For four decades (since the 1980’s) now the we have had the idiocy of never ending flawed claims by climate hype political alarmists promoting coastal sea level rise acceleration propaganda usually pointing to short time period satellite measurements of ocean sea level that are irrelevant to coastal locations.

The phony data unsupported coastal sea level rise acceleration propaganda of the last four decades is nothing but garbage.

April 21, 2020 12:13 pm

Does the guardian know that much of Boston was built on reclaimed wetlands?

Farmer Ch E retired
Reply to  Sean
April 21, 2020 1:36 pm

One would hope so. I think they can handle any sea level rise – real or imagined.

HD Hoese
April 21, 2020 12:27 pm

“In the North Sea, NAO [North Atlantic Oscillation] related sea level variations seem to be a hybrid of barotropic and baroclinic processes. Hence, they can only be adequately modelled with three-dimensional baroclinic ocean models that include contributions of baroclinic effects and large-scale atmospheric forcing external to the region of interest.”

April 21, 2020 1:02 pm

the problem is

the models are wrong. period, end of discussion.

the RECORD long term SLR of boston harbor is…

11 inches per CENTURY.

i have to deal with it constantly, since i am a Land surveyor/civil engineer and the first response at meetings with the authorities about mitigating sea level rise is.
Which sea level rise, the Actual official records recording sea level rise where the client’s building most likely will not be there anymore by the time it gets to be a problem, or the models where there is absolutely no chance that it actually occurs in the time frame you are postulating.

Then i explain that SLR in boston harbor is raising- right now- at a rate of about 11 inches a century or about a sixteenth of an inch(0.009 feet) a year, however, in order to meet what the models say, the actual sea level rise would have to be 13/16″ or 0.067 feet per year) or about thirteen time the actual-current- rate.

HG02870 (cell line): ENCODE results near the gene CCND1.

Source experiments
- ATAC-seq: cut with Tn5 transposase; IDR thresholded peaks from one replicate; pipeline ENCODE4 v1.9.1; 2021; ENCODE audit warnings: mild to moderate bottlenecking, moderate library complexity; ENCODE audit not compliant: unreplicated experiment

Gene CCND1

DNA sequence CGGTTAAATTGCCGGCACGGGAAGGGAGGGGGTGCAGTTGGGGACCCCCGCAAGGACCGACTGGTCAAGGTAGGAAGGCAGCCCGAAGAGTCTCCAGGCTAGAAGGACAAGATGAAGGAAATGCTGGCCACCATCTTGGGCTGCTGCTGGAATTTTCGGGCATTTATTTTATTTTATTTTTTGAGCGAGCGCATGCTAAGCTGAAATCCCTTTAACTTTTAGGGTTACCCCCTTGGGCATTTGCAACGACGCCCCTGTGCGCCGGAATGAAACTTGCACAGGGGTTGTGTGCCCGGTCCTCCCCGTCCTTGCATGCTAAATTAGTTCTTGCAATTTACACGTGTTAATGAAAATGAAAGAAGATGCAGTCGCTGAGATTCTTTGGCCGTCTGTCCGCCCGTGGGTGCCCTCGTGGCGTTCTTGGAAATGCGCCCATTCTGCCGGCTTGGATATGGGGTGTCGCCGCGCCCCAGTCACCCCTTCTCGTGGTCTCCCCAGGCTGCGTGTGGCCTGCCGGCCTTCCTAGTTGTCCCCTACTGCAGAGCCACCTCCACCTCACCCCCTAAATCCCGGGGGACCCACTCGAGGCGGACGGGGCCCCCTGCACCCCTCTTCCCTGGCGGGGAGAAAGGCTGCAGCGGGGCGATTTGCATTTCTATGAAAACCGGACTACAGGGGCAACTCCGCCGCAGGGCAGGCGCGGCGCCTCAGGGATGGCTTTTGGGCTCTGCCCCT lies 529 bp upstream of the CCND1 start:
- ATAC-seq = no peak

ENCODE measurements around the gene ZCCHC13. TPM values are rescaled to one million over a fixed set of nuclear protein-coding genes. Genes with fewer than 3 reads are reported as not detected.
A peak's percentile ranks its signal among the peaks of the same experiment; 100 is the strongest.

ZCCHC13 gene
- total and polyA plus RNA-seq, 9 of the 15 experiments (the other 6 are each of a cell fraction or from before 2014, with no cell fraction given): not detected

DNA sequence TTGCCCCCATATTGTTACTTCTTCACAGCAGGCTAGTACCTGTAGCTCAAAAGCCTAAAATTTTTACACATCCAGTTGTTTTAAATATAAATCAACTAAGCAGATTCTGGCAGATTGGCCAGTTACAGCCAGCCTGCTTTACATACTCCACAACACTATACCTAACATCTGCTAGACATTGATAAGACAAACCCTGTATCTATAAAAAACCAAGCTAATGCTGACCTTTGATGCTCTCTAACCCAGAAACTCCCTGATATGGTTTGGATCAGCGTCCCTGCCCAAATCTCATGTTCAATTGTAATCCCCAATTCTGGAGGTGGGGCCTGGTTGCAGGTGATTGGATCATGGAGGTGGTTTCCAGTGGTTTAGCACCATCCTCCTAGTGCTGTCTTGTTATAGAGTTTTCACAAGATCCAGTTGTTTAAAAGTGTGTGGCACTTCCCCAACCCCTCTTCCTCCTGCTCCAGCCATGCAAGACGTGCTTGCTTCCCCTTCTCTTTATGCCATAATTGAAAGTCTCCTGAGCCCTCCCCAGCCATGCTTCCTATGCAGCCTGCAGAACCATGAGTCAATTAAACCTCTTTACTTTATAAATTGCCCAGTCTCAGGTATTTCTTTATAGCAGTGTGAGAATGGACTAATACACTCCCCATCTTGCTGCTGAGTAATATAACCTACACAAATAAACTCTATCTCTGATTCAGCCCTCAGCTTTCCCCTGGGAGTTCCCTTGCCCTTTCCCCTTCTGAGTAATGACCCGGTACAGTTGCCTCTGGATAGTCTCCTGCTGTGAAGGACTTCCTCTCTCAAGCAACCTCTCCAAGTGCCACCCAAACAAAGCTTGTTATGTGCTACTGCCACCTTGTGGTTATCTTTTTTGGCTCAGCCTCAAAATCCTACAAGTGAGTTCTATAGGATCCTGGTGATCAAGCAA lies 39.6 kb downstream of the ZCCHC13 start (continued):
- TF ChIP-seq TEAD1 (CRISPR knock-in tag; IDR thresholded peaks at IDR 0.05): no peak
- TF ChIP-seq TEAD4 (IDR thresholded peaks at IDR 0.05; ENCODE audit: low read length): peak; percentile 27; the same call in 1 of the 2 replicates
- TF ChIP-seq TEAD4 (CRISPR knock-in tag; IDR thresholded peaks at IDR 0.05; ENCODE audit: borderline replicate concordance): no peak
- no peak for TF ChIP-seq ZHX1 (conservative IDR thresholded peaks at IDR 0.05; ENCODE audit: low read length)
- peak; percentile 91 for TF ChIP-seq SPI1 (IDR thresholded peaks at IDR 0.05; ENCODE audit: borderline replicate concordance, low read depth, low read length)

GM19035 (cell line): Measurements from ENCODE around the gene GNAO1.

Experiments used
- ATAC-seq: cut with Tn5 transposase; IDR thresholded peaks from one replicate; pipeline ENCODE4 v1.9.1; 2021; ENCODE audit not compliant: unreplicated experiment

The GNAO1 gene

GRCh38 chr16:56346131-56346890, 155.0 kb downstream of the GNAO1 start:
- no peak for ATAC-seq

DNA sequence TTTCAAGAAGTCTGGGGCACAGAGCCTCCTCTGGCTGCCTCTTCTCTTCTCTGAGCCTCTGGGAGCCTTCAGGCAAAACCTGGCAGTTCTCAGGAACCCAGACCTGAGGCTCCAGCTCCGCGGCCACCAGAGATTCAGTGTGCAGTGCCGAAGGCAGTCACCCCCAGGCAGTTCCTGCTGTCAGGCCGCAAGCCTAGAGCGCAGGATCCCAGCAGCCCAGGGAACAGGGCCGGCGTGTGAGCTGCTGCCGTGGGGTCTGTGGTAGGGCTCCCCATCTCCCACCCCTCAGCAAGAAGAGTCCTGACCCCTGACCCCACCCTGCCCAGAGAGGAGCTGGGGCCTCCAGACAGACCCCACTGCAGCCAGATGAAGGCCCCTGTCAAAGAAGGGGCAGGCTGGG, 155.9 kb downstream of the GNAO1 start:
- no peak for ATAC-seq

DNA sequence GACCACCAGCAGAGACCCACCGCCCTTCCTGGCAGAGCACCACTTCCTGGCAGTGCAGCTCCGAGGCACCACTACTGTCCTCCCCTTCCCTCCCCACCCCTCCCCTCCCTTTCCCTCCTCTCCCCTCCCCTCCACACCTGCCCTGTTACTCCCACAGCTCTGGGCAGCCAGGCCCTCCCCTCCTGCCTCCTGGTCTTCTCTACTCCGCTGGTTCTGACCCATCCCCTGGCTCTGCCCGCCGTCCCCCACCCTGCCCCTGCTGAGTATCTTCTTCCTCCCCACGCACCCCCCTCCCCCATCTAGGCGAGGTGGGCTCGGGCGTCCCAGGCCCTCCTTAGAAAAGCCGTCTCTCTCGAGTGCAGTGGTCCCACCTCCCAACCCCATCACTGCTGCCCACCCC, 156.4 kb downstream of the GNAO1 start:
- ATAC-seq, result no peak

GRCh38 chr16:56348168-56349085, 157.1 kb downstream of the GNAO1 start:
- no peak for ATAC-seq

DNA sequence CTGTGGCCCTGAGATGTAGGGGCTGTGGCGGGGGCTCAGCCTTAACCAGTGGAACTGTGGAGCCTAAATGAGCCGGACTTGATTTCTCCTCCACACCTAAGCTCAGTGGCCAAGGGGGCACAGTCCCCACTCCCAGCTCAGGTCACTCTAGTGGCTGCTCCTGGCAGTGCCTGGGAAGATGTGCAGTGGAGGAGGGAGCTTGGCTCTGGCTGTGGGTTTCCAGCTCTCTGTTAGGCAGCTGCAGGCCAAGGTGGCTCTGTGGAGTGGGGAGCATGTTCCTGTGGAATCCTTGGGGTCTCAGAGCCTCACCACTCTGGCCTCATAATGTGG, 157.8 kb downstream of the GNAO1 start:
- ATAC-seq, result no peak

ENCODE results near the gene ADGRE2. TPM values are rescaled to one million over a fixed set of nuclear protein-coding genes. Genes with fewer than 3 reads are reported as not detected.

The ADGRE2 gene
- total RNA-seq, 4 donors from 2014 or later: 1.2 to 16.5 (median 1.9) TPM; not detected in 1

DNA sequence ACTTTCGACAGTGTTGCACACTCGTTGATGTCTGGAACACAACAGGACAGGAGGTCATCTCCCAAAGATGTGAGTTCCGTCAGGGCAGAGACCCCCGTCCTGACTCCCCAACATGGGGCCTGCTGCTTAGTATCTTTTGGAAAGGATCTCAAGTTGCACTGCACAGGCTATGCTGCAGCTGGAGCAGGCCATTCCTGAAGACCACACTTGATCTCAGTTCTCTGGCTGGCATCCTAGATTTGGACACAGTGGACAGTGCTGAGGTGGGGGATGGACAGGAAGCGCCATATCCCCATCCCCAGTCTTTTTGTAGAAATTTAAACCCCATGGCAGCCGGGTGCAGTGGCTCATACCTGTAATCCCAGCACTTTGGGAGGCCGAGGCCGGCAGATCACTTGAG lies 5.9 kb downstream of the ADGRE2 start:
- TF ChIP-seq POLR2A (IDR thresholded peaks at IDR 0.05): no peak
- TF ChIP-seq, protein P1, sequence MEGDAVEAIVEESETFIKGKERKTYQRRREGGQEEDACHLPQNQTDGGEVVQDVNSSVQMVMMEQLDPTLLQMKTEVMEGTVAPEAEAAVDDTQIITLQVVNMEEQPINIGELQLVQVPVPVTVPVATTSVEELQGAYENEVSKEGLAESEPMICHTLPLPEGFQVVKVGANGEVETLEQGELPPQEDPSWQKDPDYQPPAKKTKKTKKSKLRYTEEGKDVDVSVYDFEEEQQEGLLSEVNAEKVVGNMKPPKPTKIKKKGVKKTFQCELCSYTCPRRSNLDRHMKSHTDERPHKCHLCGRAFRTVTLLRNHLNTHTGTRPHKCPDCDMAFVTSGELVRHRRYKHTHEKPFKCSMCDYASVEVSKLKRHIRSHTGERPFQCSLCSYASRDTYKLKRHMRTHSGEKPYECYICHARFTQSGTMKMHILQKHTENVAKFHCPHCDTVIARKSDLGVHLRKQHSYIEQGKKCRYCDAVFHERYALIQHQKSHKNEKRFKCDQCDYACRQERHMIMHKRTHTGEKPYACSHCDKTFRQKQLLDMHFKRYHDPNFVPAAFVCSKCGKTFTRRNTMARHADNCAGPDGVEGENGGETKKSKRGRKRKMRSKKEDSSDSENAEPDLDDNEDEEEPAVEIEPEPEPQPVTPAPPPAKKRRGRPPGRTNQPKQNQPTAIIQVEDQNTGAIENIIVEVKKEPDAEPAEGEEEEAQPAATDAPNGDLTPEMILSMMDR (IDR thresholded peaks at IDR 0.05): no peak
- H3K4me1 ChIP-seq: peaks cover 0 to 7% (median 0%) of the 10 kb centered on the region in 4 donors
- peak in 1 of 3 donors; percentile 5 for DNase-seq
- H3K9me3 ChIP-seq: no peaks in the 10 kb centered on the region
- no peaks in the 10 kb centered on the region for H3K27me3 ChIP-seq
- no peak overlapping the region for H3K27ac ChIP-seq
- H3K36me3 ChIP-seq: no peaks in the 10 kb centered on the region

then i explain that the client’s curb is at elevation -whatever it currenly is, and that the FEMA elevation for flood is- what that is (usually somewhere around 10-12) and that the building’s first floor is anywhere from 1 foot to 8 feet above the actual flood elevation depending on the site.

the response is typically “we trust the models”

Brian R Catt
April 21, 2020 1:04 pm

The fastest rise on record is 130 metres in 7ka. Thats about 20mm pa. But that requires about 8 degrees of global temperature perturbation applied steadily over 7Ka to achieve. Roughly 0.001 deg pa.

It is called the interglacial warming, and the last one started 17Ka ago, and is now about to start the slow return to glacial state. Also note that any such rise gets flat lined once the tropical oceans reach around 30 degrees and evaporation goes exponentially higher, so the annual climate change is mainly defined by the amount of rainfall, not the temperature change. If it gets hotter, the tropics widen. Which is why runaway can’t happen BTW, and never has. Oceans cover the planet. This controlling negative feedback by water vapour is massive compared to its relatively tiny GHE effect, and creates no additional heat, just changes the lapse rate a small amount..

Does that help?

April 21, 2020 1:13 pm

Spare a thought for San Fransisco back in the late 19th century-

1898-“San Francisco is sinking! This is the startling statement of the civil engineer who conducts the work of the City and County Surveyor’s office at the City Hall. Sinking, slowly but steadily, each recurring year bringing additional evidence that a large portion of the city would in a few decades be below the waters of the bay’

April 21, 2020 1:20 pm

PSMSL works better than NOAA for understanding relative and actual sea level rise. Where they are available, PSMSL provides the same tide gauge data as NOAA and also provides satellite elevation data (as well as N-S and E-W translation data) whereas NOAA does not. For Boston, the actual sea level rise when corrected for elevation changes is about 1.2 mm/yr with no sign of acceleration. That should be a relief to residents as it gives most of them a couple thousand years before the water reaches their doorstep.